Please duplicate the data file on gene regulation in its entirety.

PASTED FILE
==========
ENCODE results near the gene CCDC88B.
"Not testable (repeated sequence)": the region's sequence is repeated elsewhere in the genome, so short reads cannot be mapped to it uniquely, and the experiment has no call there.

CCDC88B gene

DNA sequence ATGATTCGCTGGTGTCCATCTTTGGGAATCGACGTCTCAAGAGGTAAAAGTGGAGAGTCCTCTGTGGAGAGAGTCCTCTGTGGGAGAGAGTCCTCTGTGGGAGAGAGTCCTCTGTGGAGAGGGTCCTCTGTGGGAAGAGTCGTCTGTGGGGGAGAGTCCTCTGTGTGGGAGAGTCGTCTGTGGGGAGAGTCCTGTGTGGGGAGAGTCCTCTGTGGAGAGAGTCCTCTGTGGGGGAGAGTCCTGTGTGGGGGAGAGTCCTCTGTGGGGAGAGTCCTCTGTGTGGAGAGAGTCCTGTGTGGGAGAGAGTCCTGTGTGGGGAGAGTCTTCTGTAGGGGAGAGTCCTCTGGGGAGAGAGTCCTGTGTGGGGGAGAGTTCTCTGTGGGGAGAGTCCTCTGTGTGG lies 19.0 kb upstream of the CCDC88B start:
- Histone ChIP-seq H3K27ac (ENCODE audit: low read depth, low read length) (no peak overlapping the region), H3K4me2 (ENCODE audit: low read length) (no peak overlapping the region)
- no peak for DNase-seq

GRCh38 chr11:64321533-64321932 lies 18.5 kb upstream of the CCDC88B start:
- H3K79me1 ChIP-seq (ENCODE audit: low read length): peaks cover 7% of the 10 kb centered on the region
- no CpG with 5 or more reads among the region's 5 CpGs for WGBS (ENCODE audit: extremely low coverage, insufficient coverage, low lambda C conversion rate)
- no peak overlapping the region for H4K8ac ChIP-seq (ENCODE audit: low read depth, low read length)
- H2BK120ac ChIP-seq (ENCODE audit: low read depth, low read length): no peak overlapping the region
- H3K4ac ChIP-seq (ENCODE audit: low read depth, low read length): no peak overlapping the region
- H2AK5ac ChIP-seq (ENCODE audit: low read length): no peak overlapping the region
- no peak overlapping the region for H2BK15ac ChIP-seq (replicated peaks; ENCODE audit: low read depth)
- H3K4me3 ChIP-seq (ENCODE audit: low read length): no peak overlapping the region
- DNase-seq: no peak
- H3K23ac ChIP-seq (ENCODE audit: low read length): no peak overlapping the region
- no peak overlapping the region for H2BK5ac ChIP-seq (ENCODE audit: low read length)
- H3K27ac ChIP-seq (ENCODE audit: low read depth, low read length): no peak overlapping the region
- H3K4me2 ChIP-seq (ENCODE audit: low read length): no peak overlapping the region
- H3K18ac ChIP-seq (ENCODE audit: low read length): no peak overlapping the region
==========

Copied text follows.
ENCODE results near the gene CCDC88B.
"Not testable (repeated sequence)": the region's sequence is repeated elsewhere in the genome, so short reads cannot be mapped to it uniquely, and the experiment has no call there.

CCDC88B gene

DNA sequence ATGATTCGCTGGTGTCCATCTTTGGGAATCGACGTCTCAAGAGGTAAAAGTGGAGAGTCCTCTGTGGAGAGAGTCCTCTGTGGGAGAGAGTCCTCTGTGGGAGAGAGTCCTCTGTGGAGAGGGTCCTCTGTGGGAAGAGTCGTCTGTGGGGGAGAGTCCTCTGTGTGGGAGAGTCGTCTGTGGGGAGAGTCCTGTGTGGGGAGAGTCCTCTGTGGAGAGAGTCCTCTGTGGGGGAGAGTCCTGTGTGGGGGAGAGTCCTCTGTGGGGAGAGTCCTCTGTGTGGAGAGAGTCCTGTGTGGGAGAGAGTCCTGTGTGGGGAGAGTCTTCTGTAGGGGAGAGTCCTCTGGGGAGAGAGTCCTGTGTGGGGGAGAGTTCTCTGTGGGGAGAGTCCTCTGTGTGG lies 19.0 kb upstream of the CCDC88B start:
- Histone ChIP-seq H3K27ac (ENCODE audit: low read depth, low read length) (no peak overlapping the region), H3K4me2 (ENCODE audit: low read length) (no peak overlapping the region)
- no peak for DNase-seq

GRCh38 chr11:64321533-64321932 lies 18.5 kb upstream of the CCDC88B start:
- H3K79me1 ChIP-seq (ENCODE audit: low read length): peaks cover 7% of the 10 kb centered on the region
- no CpG with 5 or more reads among the region's 5 CpGs for WGBS (ENCODE audit: extremely low coverage, insufficient coverage, low lambda C conversion rate)
- no peak overlapping the region for H4K8ac ChIP-seq (ENCODE audit: low read depth, low read length)
- H2BK120ac ChIP-seq (ENCODE audit: low read depth, low read length): no peak overlapping the region
- H3K4ac ChIP-seq (ENCODE audit: low read depth, low read length): no peak overlapping the region
- H2AK5ac ChIP-seq (ENCODE audit: low read length): no peak overlapping the region
- no peak overlapping the region for H2BK15ac ChIP-seq (replicated peaks; ENCODE audit: low read depth)
- H3K4me3 ChIP-seq (ENCODE audit: low read length): no peak overlapping the region
- DNase-seq: no peak
- H3K23ac ChIP-seq (ENCODE audit: low read length): no peak overlapping the region
- no peak overlapping the region for H2BK5ac ChIP-seq (ENCODE audit: low read length)
- H3K27ac ChIP-seq (ENCODE audit: low read depth, low read length): no peak overlapping the region
- H3K4me2 ChIP-seq (ENCODE audit: low read length): no peak overlapping the region
- H3K18ac ChIP-seq (ENCODE audit: low read length): no peak overlapping the region